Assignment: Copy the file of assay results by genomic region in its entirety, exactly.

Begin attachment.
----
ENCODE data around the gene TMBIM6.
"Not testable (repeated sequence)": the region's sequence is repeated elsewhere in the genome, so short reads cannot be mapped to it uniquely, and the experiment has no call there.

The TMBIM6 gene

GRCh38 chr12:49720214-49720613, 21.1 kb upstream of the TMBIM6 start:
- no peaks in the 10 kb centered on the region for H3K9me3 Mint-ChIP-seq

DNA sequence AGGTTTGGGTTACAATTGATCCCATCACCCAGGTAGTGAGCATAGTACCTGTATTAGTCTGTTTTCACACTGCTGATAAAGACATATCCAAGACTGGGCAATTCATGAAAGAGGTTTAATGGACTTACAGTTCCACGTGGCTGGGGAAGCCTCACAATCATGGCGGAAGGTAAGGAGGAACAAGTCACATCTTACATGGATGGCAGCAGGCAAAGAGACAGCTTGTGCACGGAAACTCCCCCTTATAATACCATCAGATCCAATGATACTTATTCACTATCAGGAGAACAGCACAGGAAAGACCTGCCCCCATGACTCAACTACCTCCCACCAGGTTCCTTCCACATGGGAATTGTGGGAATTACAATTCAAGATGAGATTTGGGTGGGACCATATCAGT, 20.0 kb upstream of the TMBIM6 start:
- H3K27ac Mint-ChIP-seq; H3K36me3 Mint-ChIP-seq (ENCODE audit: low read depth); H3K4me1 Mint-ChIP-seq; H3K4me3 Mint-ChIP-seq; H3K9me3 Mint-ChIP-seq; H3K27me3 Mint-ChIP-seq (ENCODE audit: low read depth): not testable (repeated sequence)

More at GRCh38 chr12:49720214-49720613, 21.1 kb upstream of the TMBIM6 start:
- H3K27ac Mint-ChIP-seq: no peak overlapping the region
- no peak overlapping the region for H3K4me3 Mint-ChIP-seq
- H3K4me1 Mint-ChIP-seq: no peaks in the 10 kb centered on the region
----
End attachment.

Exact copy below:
ENCODE data around the gene TMBIM6.
"Not testable (repeated sequence)": the region's sequence is repeated elsewhere in the genome, so short reads cannot be mapped to it uniquely, and the experiment has no call there.

The TMBIM6 gene

GRCh38 chr12:49720214-49720613, 21.1 kb upstream of the TMBIM6 start:
- no peaks in the 10 kb centered on the region for H3K9me3 Mint-ChIP-seq

DNA sequence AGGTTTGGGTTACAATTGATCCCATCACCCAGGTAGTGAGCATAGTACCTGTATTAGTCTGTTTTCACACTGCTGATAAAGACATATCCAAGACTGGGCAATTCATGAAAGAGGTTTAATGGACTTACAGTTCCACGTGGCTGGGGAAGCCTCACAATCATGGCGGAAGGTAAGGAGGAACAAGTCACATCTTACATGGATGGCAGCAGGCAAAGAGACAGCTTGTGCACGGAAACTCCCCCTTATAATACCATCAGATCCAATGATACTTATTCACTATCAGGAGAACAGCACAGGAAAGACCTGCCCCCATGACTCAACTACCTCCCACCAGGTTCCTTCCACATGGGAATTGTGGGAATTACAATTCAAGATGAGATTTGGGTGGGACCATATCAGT, 20.0 kb upstream of the TMBIM6 start:
- H3K27ac Mint-ChIP-seq; H3K36me3 Mint-ChIP-seq (ENCODE audit: low read depth); H3K4me1 Mint-ChIP-seq; H3K4me3 Mint-ChIP-seq; H3K9me3 Mint-ChIP-seq; H3K27me3 Mint-ChIP-seq (ENCODE audit: low read depth): not testable (repeated sequence)

More at GRCh38 chr12:49720214-49720613, 21.1 kb upstream of the TMBIM6 start:
- H3K27ac Mint-ChIP-seq: no peak overlapping the region
- no peak overlapping the region for H3K4me3 Mint-ChIP-seq
- H3K4me1 Mint-ChIP-seq: no peaks in the 10 kb centered on the region